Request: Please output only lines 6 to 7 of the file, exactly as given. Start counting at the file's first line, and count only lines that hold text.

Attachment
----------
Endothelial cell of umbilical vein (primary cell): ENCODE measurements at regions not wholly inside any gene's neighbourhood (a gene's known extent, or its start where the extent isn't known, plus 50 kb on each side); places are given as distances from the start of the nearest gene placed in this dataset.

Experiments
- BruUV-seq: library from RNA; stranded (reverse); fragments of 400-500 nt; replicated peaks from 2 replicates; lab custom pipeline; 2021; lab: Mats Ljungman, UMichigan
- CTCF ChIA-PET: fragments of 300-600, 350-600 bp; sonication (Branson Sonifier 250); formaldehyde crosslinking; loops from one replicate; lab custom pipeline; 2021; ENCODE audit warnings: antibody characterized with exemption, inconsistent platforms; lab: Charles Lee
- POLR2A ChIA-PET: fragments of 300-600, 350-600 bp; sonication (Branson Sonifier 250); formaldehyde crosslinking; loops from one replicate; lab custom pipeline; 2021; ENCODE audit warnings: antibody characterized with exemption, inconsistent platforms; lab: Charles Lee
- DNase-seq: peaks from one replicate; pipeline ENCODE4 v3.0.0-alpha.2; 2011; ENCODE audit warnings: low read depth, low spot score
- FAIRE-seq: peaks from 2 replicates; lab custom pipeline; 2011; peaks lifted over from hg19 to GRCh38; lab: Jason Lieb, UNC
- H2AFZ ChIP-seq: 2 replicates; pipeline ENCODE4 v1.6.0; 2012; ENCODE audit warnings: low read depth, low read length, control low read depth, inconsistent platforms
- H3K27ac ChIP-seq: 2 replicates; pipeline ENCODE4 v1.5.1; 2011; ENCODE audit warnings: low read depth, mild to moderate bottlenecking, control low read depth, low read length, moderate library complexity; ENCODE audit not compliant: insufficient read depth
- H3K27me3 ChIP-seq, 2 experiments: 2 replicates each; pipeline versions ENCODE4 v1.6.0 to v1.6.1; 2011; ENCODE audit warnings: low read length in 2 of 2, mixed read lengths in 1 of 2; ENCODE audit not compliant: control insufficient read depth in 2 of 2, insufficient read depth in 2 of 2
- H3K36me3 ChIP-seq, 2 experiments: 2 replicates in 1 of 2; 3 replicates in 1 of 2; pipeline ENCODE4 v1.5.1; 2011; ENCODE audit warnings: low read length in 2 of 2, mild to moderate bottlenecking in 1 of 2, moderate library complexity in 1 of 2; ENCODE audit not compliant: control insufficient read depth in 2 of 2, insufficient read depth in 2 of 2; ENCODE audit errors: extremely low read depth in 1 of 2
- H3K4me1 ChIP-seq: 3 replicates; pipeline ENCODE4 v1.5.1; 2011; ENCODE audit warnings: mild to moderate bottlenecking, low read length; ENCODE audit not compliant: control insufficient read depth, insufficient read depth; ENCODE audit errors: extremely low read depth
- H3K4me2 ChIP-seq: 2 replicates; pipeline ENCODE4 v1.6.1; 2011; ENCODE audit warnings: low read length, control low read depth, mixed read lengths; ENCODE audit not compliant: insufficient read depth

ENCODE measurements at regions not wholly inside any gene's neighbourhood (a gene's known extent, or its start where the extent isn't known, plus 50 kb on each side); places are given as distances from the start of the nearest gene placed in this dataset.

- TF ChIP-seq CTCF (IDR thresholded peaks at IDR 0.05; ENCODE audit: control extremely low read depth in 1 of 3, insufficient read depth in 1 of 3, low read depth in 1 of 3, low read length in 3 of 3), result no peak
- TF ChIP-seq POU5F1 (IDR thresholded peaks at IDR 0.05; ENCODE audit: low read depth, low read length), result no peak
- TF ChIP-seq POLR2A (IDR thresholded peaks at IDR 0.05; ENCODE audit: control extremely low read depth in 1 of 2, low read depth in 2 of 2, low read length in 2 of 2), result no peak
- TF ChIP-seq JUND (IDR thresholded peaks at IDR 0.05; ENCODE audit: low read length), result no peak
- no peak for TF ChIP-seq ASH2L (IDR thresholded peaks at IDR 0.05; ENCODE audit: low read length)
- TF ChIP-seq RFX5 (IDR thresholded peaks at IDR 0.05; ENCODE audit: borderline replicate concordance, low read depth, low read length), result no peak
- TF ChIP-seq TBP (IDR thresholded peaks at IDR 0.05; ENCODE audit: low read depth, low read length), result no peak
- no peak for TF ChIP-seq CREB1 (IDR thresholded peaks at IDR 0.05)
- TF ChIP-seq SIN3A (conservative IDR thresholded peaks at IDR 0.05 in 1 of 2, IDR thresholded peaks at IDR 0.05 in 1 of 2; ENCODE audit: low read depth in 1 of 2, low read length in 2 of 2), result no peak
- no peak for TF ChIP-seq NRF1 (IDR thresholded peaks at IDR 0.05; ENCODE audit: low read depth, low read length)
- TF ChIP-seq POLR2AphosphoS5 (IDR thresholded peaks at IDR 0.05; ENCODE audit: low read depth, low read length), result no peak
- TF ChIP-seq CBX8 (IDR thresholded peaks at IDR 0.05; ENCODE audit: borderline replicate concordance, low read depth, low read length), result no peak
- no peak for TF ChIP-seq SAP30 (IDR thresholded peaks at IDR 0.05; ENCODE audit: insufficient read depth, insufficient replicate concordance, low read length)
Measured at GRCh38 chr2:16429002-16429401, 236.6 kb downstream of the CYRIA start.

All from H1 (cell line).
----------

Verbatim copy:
- DNase-seq: peaks from one replicate; pipeline ENCODE4 v3.0.0-alpha.2; 2011; ENCODE audit warnings: low read depth, low spot score
- FAIRE-seq: peaks from 2 replicates; lab custom pipeline; 2011; peaks lifted over from hg19 to GRCh38; lab: Jason Lieb, UNC